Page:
In re Reglan Litigation: No Federal Preemption of State Law Claim That Generic Drug Carried Inadequate Warning

In re Reglan Litigation, 226 N.J. 315 (2016).  Plaintiffs in this mass tort matter claimed that defendants, who are generic manufacturers of metoclopramide, the generic version of the drug Reglan, were liable under New Jersey’s Product Liability Act, N.J.S.A. 2A:58C-1 to -11 (“PLA”), for failure to warn about the health effects of taking metoclopramide for too long.  The warning on the generics’ labels differed from the warning that the Food and Drug Administration had approved for Reglan itself.  The FDA-approved warning said that “[t]herapy should not exceed 12 weeks in duration,” while the generics’ labels said only that “[t]herapy longer than 12 weeks has not been evaluated and cannot be recommended.”

Defendants moved to dismiss the master complaint that plaintiffs had filed, on the ground that federal law, specifically the Food, Drug and Cosmetic Act, 28 U.S.C. §301 et seq., preempted plaintiffs’ state law claims.  The Law Division denied that motion and, on leave to appeal, the Appellate Division affirmed.  The Supreme Court granted leave to appeal and today affirmed, applying de novo review to the legal issue of preemption.  Justice Albin wrote the Court’s 5-0 decision.

After laying the groundwork for the appeal by discussing the Supremacy Clause of the United States Constitution, general principles of preemption, and the FDCA scheme that surrounds labeling of drugs, Justice Albin turned to the key case in this area, PLIVA, Inc. v. Mensing, 564 U.S. 604 (2011).  That case, which formed the basis for defendants’ position, held that “generic drug manufacturers are obligated to provide the same warning labels as those provided by the brand-name manufacturer.”  Demands for “warnings exceeding those on brand-name labels,” Mensing said, are preempted by federal law “because generic drug manufacturers could not comply with state law without violating federal law.”

Justice Albin concluded that preemption did not apply to this case.  “Here, however, defendants did not provide the same warning labels that the FDA approved for the brand-name manufacturers.  As alleged, defendants’ inadequate labeling breached a duty of care under the [PLA].  Complying with both federal and state law was not impossible because, unlike in Mensing, defendants could have updated their labeling without violating the FDA’s sameness requirement.”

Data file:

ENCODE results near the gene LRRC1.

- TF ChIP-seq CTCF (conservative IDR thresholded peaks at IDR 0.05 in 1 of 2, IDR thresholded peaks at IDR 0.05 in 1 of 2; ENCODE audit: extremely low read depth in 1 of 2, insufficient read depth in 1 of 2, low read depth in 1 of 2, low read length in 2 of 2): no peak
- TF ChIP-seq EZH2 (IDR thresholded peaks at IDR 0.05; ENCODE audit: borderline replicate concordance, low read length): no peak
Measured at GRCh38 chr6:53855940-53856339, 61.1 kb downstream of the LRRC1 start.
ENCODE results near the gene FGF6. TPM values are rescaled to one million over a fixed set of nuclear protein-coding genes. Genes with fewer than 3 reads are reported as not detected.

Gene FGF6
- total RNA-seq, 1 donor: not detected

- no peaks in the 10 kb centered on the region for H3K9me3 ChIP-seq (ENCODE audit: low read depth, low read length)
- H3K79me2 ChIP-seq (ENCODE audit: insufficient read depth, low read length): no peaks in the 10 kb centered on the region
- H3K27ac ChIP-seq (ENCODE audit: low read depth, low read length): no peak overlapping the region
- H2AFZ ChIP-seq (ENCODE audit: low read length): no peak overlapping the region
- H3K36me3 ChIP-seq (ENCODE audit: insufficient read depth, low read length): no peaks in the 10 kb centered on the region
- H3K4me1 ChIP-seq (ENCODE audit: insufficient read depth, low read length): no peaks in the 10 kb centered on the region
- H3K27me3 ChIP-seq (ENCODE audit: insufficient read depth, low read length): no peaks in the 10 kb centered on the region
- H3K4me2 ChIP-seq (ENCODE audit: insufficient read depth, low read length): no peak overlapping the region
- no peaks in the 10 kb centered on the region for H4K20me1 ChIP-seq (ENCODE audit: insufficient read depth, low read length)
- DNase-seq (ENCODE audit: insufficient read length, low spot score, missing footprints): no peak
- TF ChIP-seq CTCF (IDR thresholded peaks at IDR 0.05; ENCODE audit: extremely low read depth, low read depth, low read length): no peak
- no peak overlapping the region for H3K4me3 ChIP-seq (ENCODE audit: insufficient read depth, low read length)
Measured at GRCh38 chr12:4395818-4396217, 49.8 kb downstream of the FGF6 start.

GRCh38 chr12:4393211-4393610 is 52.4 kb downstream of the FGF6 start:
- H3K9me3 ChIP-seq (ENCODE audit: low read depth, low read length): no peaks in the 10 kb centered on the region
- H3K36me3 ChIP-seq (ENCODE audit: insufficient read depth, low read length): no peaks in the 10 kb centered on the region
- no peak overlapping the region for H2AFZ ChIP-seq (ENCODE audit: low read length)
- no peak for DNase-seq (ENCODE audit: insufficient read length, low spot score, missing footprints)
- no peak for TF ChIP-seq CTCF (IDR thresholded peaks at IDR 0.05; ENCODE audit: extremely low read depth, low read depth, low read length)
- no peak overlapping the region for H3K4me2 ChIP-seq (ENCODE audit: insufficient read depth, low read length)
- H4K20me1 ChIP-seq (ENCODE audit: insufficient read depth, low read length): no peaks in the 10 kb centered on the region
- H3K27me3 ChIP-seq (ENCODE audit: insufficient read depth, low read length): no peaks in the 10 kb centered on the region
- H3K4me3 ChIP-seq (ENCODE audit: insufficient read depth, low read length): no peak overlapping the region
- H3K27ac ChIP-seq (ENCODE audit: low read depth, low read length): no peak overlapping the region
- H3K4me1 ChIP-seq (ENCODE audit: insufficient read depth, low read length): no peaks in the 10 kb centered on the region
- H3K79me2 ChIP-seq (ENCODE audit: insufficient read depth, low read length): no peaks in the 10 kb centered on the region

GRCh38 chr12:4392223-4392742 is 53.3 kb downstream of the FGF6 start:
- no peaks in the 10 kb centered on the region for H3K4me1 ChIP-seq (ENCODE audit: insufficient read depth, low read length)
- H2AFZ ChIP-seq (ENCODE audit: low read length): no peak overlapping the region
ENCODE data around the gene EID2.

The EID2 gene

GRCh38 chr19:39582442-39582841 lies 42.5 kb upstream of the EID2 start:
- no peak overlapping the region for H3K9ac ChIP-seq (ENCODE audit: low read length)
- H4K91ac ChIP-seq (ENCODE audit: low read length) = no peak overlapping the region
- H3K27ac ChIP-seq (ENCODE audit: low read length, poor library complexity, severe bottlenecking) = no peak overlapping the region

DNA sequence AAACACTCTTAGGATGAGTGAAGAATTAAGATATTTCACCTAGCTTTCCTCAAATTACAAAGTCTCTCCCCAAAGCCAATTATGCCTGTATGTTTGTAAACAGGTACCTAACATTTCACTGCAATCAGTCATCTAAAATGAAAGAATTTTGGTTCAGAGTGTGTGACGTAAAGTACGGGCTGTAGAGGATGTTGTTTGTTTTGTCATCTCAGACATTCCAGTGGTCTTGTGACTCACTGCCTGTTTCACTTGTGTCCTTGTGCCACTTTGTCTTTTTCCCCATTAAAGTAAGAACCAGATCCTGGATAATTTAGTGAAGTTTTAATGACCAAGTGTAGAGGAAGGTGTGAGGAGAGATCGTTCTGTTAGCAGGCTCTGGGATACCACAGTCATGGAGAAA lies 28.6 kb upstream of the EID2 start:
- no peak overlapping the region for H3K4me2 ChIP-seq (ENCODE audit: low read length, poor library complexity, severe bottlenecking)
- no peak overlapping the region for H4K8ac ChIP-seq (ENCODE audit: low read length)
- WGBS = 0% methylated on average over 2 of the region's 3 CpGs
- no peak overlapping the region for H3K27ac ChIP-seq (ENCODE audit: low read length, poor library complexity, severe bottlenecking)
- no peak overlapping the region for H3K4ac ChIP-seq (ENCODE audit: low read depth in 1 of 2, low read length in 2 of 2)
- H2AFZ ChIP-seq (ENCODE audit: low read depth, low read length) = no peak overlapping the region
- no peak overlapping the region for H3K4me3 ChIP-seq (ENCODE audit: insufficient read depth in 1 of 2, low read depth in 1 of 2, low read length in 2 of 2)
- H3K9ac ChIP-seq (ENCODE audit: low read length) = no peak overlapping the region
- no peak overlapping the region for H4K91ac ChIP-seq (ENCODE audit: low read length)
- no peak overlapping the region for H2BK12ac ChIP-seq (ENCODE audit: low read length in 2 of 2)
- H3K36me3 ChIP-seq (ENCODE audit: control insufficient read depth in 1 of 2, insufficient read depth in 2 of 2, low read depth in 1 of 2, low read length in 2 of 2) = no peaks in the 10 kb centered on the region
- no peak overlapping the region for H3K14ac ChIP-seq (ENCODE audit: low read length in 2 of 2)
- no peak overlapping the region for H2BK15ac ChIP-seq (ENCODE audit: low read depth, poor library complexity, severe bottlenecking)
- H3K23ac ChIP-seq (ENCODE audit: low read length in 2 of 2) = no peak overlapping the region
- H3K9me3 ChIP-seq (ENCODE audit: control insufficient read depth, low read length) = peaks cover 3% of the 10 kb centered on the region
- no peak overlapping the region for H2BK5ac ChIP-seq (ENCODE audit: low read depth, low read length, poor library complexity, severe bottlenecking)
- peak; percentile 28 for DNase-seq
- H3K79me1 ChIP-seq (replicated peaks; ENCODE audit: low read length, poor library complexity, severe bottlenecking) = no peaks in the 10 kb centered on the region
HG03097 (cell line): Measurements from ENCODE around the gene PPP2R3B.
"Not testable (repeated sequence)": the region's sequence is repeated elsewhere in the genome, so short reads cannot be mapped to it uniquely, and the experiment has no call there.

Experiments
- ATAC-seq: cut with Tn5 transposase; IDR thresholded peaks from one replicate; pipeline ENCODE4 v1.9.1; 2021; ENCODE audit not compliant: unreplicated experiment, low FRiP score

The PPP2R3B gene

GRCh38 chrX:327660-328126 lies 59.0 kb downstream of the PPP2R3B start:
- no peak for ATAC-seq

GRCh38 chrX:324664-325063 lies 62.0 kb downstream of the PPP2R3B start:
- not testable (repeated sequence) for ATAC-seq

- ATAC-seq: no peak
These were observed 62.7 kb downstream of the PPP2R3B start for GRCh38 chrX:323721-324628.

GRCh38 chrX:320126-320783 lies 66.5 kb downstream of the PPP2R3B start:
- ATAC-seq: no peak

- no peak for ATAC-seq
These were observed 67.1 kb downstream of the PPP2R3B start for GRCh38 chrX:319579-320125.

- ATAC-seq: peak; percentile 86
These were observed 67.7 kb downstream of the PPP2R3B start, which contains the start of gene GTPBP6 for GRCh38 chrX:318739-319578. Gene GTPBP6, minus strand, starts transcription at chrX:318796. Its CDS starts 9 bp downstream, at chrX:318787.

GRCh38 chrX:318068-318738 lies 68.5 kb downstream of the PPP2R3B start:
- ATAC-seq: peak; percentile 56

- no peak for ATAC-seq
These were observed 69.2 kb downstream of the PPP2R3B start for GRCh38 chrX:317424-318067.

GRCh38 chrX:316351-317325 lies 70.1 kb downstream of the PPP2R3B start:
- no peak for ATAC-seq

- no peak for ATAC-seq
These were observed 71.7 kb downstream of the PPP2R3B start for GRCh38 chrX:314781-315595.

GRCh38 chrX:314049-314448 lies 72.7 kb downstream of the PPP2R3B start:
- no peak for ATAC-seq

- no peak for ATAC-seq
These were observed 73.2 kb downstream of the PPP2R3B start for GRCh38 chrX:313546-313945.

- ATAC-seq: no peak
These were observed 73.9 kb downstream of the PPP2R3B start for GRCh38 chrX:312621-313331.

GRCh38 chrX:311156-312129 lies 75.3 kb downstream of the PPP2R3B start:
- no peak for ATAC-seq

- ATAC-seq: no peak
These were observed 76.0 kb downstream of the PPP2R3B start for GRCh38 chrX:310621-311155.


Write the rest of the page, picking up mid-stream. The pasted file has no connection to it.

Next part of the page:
Today’s case was more like Wyeth v. Levine, 555 U.S. 555 (2009).  There, the Supreme Court stated that Congress did not intend “to pre-empt common-law tort suits,” but instead for them to serve “as a complementary form of drug regulation.”  There, as here, though the FDA had approved Wyeth’s label, “federal law did not preempt a state-law tort action against it for giving inadequate warnings about the significant risks of administering its drug,” because it was not impossible for Wyeth to comply with both federal and state law.

Justice Albin then distinguished two other cases that defendants relied upon, Buckman Co. v. Plaintiffs’ Legal Committee, 531 U.S. 341 (2001), and Cornett v. Johnson & Johnson, 211 N.J. 362 (2012) [Disclosure:  I argued Cornett, which is discussed further here, for the plaintiffs in that case, in which the Supreme Court found certain claims not preempted].

Buckman involved “a state-law tort action premised on a claim that the defendant medical-device manufacturer committed a fraud on the FDA.”  A fraud-on-the agency claim was not based on traditional state tort law because a “critical element” of the claim was dependent on certain amendments to the FDCA, resulting in preemption in Buckman.  Here, however, the “critical element” of plaintiffs’ claim “is not defendants’ violation of the FDCA, but defendants’ failure to give adequate warnings about the prolonged use of metoclopramide.”  Cornett did not aid defendants because that case had made clear that a failure to warn claim falls “within a traditional area of state concern and regulation,” unlike a claim of fraud on the FDA.

Finally, Justice Albin noted that a number of cases elsewhere had reached the result that the Court did today.  A lone Fifth Circuit case to the contrary was not persuasive.  The case was remanded to the trial court for further proceedings.